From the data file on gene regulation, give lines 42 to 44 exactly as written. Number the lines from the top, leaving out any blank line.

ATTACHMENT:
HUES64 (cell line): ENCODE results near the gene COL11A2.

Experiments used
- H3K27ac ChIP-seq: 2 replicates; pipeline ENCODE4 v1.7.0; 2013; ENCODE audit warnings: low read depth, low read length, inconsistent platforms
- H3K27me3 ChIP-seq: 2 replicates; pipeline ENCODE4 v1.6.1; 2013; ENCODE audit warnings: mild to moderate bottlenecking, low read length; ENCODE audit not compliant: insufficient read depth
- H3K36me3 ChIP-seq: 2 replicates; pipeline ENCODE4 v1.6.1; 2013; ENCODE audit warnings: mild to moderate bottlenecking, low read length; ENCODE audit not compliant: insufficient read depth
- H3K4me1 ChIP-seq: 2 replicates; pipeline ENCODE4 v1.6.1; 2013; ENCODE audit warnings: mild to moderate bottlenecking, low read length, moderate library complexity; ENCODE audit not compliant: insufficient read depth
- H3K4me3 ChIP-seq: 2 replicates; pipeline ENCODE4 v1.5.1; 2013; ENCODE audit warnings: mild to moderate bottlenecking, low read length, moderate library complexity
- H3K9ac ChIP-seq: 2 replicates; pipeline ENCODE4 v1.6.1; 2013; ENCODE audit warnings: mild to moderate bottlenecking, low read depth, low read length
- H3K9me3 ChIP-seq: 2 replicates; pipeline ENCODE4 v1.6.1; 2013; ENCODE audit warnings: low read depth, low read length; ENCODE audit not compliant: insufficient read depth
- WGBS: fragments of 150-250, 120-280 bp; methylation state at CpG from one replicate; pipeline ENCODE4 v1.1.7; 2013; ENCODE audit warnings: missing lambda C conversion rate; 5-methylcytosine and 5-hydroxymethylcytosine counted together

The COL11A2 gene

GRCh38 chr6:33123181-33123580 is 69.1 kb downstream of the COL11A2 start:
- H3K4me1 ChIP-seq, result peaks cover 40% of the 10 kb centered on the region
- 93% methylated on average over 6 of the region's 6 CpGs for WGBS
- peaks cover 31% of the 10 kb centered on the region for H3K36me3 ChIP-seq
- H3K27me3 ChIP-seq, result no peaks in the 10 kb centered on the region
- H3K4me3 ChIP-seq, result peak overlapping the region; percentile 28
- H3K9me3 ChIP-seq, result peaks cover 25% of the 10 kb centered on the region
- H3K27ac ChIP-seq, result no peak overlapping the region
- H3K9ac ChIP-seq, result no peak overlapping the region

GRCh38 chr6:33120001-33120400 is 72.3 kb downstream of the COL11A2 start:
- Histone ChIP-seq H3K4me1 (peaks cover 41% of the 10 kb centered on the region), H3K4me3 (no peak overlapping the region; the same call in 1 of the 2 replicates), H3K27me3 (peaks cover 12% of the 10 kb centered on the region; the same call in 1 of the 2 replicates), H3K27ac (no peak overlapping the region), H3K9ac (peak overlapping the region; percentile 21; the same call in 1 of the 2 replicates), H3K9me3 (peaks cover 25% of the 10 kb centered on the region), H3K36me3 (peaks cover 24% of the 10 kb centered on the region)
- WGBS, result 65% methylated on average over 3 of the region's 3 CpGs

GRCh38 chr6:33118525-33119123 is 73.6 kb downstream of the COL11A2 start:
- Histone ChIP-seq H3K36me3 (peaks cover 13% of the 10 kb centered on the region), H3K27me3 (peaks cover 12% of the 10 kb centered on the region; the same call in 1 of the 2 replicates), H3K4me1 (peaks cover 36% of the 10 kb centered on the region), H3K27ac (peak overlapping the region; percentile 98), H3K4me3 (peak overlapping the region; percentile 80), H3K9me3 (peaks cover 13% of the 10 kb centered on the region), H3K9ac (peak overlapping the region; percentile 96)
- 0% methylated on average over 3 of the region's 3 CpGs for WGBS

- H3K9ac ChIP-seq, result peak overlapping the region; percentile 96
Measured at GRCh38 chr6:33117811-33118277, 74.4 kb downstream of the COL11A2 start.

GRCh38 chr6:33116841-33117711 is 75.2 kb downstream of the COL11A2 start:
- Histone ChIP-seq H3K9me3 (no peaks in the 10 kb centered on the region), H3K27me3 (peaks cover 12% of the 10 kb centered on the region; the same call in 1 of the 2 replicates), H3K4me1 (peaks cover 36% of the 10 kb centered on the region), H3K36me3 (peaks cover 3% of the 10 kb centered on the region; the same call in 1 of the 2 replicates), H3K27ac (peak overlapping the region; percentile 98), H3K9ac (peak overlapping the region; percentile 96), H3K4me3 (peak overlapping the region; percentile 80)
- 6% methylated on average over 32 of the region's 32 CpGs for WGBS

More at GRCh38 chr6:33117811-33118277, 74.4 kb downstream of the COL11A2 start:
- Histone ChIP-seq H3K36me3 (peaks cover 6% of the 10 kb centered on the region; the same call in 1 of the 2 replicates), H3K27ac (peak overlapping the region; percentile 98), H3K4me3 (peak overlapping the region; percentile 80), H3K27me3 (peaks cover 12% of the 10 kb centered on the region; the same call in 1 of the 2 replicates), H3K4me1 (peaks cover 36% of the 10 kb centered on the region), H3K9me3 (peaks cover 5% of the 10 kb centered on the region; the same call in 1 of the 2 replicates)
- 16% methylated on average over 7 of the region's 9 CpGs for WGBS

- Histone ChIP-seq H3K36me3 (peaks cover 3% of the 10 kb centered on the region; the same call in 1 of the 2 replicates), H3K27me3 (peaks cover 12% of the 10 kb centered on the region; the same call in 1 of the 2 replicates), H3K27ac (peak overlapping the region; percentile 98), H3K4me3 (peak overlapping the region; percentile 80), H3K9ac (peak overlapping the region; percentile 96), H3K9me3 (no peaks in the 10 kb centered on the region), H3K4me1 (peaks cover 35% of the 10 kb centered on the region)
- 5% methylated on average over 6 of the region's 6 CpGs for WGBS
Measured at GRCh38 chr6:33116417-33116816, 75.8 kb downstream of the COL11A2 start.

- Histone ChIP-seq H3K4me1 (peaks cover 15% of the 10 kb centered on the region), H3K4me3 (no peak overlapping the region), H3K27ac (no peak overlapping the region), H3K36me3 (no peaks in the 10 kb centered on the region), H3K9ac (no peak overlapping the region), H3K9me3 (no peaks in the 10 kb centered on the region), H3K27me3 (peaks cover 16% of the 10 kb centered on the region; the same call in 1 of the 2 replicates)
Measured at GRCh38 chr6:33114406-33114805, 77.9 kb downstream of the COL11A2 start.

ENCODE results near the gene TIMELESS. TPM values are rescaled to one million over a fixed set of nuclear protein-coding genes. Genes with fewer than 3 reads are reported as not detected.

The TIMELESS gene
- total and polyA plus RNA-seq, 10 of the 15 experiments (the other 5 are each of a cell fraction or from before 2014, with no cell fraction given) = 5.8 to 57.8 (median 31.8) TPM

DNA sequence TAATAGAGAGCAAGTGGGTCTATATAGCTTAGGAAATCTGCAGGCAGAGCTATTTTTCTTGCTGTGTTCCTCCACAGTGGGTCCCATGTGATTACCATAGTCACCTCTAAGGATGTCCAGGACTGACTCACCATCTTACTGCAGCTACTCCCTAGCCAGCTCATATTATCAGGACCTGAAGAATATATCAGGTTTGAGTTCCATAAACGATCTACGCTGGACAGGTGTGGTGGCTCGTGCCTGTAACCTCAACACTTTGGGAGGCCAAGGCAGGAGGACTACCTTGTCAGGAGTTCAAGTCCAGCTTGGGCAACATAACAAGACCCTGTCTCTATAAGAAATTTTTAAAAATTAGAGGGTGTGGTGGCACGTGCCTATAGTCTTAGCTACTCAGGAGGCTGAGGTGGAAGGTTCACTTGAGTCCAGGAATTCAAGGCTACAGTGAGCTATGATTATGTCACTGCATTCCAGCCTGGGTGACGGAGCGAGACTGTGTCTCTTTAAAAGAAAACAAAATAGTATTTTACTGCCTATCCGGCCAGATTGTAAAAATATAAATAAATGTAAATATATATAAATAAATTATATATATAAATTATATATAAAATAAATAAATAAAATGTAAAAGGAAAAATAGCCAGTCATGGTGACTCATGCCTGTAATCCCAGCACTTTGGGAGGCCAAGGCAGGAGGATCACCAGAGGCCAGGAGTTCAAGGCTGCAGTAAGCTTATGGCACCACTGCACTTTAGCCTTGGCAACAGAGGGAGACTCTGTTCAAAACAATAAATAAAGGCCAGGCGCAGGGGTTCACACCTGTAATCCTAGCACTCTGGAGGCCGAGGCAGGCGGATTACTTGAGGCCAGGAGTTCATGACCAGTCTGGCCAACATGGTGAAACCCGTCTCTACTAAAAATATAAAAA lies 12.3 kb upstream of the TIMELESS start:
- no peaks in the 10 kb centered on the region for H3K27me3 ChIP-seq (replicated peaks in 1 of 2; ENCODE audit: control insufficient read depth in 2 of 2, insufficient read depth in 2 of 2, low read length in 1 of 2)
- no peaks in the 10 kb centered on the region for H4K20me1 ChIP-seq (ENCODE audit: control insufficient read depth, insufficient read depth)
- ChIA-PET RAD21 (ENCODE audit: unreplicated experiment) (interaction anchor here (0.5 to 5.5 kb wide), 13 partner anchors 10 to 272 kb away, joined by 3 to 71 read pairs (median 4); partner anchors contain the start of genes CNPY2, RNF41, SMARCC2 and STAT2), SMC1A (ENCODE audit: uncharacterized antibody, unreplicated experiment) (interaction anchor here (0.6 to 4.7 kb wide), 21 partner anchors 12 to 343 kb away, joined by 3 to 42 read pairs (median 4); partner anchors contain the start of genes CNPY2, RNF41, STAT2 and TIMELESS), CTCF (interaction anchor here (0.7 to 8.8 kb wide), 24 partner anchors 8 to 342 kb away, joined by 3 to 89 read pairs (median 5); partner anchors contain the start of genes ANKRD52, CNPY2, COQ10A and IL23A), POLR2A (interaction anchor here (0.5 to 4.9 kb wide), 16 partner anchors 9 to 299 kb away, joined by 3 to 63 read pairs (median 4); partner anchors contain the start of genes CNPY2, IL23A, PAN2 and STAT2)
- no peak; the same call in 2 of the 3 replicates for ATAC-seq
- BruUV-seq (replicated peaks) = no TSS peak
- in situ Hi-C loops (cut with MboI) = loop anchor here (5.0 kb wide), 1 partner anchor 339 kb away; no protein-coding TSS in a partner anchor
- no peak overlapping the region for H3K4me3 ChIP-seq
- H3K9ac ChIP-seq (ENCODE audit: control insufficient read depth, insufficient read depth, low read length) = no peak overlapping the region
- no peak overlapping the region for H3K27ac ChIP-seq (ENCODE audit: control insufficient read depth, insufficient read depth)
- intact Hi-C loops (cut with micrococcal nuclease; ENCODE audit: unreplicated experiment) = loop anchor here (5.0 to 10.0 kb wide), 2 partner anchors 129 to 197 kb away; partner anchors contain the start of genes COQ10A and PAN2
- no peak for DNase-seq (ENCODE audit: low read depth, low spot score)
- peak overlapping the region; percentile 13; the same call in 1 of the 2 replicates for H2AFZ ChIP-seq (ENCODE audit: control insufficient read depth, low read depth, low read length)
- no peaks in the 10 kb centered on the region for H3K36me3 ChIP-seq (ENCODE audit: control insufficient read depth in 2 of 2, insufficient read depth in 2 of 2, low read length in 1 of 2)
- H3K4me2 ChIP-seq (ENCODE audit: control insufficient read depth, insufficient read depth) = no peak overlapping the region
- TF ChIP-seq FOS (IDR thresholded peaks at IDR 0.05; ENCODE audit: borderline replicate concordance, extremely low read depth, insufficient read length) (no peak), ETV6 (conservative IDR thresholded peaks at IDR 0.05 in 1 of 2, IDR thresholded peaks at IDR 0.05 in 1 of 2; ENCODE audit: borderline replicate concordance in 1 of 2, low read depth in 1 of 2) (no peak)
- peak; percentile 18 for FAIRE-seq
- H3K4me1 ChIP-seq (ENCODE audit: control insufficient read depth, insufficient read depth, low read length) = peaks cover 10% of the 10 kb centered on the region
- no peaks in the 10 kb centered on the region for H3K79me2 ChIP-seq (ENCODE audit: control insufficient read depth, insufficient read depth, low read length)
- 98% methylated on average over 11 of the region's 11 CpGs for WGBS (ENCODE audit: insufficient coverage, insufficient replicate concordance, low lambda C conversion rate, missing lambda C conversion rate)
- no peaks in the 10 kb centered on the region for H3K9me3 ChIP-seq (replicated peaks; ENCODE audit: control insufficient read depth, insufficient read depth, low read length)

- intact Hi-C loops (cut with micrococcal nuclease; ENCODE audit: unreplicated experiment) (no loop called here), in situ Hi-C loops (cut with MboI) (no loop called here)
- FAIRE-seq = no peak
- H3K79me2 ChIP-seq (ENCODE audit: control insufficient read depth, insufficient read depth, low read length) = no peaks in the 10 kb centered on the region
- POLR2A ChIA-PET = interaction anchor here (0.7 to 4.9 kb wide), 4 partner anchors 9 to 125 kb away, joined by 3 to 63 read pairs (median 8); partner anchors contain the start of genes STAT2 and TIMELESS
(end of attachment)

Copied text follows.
- total and polyA plus RNA-seq, 10 of the 15 experiments (the other 5 are each of a cell fraction or from before 2014, with no cell fraction given) = 5.8 to 57.8 (median 31.8) TPM

DNA sequence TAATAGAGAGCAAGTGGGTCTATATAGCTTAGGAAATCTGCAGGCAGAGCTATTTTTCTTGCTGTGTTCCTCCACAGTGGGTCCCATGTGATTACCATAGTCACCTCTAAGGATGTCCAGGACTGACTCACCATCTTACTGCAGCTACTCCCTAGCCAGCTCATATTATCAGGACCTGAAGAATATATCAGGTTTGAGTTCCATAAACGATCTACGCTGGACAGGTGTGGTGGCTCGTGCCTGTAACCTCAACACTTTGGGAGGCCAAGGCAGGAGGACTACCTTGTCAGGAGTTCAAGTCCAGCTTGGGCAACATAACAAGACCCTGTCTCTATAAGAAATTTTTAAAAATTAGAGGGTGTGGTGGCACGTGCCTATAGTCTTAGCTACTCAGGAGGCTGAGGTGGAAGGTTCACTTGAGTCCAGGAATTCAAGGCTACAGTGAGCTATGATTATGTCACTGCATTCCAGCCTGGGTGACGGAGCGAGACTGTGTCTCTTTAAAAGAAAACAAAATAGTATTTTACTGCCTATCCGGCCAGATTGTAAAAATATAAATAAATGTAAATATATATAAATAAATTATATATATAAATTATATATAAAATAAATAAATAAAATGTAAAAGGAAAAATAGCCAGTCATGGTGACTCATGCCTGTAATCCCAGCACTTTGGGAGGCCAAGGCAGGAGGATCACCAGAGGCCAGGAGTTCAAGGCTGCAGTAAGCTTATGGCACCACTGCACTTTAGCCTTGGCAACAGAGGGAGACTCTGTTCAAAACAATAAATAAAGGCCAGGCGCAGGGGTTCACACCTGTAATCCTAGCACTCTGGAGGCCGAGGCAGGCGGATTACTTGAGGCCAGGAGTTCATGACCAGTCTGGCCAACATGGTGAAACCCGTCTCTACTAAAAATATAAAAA lies 12.3 kb upstream of the TIMELESS start:
- no peaks in the 10 kb centered on the region for H3K27me3 ChIP-seq (replicated peaks in 1 of 2; ENCODE audit: control insufficient read depth in 2 of 2, insufficient read depth in 2 of 2, low read length in 1 of 2)